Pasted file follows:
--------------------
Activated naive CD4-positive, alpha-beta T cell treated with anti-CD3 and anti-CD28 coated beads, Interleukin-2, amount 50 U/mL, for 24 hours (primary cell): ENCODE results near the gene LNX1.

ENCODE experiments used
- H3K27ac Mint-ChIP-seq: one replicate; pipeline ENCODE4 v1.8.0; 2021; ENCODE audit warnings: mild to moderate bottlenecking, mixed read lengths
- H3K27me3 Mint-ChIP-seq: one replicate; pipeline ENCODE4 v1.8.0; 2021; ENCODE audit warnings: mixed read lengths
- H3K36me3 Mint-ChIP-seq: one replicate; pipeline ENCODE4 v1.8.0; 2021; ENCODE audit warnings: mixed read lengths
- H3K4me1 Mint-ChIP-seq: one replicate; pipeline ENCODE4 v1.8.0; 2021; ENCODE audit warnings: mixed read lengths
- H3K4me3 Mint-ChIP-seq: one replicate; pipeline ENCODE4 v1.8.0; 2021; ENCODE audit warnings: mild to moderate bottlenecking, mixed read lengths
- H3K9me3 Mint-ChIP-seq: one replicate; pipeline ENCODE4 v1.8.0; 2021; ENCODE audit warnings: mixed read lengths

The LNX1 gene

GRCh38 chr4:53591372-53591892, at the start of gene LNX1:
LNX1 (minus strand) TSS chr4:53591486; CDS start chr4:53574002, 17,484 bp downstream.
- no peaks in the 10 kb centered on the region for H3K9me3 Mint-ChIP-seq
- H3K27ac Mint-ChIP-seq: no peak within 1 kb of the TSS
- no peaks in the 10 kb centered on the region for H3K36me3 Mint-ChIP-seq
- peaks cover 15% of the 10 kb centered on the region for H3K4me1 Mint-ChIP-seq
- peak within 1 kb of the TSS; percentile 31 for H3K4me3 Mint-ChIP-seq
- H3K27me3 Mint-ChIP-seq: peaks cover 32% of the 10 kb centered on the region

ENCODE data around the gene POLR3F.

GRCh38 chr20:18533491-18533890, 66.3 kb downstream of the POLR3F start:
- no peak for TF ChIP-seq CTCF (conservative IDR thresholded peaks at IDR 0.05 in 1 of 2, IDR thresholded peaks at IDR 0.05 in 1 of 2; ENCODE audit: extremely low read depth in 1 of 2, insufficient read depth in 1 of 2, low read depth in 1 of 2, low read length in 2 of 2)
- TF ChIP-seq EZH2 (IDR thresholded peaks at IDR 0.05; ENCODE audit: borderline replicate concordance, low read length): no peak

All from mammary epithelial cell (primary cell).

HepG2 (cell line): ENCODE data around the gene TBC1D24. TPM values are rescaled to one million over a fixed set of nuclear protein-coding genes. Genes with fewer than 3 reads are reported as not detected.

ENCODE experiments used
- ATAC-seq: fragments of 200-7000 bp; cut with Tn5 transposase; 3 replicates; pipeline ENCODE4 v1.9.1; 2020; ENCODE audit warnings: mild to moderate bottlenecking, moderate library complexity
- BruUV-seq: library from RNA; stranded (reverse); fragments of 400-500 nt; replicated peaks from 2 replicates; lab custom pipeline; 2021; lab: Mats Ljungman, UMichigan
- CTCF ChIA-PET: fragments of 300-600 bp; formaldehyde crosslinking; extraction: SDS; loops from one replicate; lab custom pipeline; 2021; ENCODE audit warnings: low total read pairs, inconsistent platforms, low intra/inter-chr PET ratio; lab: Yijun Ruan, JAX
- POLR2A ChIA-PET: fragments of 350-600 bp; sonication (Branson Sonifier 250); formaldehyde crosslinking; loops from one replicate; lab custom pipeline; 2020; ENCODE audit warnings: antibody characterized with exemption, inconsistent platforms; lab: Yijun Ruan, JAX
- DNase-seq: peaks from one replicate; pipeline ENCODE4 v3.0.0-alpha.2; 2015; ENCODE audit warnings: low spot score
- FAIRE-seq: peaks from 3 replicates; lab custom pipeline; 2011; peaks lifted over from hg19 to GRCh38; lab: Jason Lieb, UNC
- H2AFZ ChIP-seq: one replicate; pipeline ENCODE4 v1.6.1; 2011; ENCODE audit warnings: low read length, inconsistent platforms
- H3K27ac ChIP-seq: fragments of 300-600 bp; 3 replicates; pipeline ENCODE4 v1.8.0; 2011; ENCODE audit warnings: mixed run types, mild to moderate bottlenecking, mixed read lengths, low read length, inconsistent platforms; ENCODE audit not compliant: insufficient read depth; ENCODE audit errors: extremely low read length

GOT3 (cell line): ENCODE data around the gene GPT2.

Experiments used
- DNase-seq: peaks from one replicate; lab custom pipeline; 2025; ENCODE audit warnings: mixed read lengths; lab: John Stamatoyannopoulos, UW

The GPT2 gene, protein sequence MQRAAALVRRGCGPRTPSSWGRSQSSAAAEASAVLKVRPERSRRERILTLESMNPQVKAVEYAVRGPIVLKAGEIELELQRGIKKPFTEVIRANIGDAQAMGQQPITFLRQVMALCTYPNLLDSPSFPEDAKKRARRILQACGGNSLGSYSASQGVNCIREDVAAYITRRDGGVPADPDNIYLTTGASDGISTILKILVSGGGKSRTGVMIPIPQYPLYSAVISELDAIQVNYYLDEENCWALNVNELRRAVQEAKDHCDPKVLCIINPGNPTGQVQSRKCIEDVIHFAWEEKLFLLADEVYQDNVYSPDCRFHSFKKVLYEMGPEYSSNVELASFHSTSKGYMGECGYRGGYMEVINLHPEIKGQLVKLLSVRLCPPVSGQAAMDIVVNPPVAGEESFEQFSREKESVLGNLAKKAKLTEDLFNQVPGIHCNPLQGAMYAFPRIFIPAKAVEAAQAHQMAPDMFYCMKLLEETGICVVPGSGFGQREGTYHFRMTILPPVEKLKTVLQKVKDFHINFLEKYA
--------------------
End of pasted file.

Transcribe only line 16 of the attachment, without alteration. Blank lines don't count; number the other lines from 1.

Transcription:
- peak within 1 kb of the TSS; percentile 31 for H3K4me3 Mint-ChIP-seq